The photo of "Belhams bus in the 50's" that I have commented on above, I am wondering what lane it was stood in to take this photo? It hasn't been snapped plying it's route, more like it has had a polishing and a shine, then stood out in a lane for the camera. 60 years ago is a strain on the memory and I don't recognize the backdrop at all well. I'm guessing it is down `Green End Farms's' lane, down past our primary school, this would be close by. Another similar lane is much further from Belhams depo, that is down Pindon End, near the railway bridge (where we often collected `train numbers' from the steam loco's, ( With Keith Tebbut, Authur Greaves, David Tailor, Micheal Webster, my sister and I, plus a few more on ocasion!). Most likely it is `Green End Farm's' lane, as it only a hundred yards away from the depot. I'm sure Mr Belham had two busses, the one in the photo was used for excursions and other bookings, the other was a smaller one (Bedford Duple?) used for daily trips into Wolverton, via Tathall End, Hanslope Park and Wolverton Station. Also into Northampton, via Hartwell, Road and a couple of other villages on Market days. I regularly rode on these busses of Belhams. United Counties also ran a regular route through the village from Northampton to Wolverton for workmen working in Wolverton in the railway works (C&W Works Wolverton) or McCorquodale Printers, with a return trip after work. But Belhams Busses were the mainstay, supported by Wesley's taxi service. One of Wesley's taxis was a '20's Rolls Limo, in Lemon and Black (Traditional!!) and in this car my mother and I were driven to Northampton General and returned when I had tonsilitus at about seven years old (1948).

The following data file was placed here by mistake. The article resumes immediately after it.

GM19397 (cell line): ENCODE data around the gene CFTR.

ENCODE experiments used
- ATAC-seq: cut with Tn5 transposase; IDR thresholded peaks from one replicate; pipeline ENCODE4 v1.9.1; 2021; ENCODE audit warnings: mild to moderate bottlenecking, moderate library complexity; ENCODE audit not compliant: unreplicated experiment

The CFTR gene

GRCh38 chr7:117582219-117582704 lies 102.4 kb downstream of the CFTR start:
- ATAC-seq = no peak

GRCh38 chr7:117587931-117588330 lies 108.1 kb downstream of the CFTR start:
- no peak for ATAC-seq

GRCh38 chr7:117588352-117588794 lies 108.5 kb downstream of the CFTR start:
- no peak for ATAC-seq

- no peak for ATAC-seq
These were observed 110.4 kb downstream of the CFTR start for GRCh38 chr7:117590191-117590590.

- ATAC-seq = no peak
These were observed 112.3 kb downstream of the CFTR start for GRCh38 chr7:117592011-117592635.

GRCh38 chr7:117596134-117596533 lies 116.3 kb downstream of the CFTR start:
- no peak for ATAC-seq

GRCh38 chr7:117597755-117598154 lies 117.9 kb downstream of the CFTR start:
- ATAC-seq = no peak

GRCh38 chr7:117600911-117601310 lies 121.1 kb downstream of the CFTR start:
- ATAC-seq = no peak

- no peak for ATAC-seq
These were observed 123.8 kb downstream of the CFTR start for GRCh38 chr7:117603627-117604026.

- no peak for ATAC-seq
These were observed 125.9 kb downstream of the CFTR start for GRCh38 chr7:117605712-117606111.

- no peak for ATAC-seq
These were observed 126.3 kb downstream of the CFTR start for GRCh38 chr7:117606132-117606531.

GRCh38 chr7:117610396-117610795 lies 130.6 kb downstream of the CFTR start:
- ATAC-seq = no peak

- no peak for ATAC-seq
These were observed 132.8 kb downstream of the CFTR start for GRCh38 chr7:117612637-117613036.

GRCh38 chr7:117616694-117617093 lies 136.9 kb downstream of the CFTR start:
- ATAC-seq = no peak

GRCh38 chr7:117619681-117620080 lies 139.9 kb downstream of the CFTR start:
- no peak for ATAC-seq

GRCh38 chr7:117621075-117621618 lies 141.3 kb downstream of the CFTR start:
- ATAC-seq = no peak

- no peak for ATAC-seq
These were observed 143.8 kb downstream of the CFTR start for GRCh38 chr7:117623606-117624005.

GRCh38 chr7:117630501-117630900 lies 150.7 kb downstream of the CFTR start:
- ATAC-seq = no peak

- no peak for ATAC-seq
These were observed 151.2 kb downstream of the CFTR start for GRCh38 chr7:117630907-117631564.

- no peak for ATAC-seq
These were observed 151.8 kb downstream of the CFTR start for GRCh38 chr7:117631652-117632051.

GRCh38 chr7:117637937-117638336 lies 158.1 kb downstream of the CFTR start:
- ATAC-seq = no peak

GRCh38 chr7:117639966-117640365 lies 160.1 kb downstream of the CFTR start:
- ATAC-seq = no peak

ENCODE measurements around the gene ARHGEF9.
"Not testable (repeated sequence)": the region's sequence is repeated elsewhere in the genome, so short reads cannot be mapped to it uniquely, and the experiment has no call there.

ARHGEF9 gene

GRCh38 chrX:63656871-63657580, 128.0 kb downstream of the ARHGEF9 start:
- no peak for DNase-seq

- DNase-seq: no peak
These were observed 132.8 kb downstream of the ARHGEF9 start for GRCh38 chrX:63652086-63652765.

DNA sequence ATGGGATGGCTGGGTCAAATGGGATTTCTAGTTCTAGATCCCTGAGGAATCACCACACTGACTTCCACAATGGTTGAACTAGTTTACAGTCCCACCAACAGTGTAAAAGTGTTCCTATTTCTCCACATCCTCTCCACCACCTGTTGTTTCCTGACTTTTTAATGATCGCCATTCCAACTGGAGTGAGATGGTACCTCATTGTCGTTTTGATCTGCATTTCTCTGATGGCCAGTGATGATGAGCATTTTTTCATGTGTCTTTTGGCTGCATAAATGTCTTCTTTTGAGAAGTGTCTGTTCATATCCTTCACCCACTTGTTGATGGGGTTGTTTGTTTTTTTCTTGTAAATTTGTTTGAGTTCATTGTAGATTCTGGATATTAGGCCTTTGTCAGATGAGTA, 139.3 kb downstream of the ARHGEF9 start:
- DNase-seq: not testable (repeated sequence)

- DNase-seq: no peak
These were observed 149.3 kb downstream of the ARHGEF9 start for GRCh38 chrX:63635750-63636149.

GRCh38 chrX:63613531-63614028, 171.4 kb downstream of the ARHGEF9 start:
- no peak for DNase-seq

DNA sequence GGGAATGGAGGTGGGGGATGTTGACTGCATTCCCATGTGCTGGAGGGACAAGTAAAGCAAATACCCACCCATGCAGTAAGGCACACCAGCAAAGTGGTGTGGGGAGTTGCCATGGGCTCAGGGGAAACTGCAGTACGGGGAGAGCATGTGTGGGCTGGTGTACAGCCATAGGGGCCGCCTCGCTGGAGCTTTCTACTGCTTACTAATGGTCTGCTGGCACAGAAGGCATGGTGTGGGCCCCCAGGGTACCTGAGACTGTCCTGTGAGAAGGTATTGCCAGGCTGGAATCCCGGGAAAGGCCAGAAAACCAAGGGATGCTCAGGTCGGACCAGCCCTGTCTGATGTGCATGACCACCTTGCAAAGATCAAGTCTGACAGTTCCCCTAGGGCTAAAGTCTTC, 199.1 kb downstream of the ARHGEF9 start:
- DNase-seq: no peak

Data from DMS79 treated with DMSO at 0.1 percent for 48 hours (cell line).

These were the days when owning a family motor vehicle was quite unusual, around 1950, Hanslopes villagers had three or four cars and as many motor cycles, so unusual it was to see a motor vehicles passing, that it was quite common for us children to collect `car numbers', such was the interest, that there were several small books published concerning the registration areas identified with a number plate. Steam loco numbers also had similar publications too, most children who were such collectors, did both and had all the available booklets too. Anyone remember the I-Spy series of books? Somehow, dispite the austerity of those times, I cannot help but feel, that my generation had a better childhood than our more recent generations have had.
Martin. 48, Long Street Road.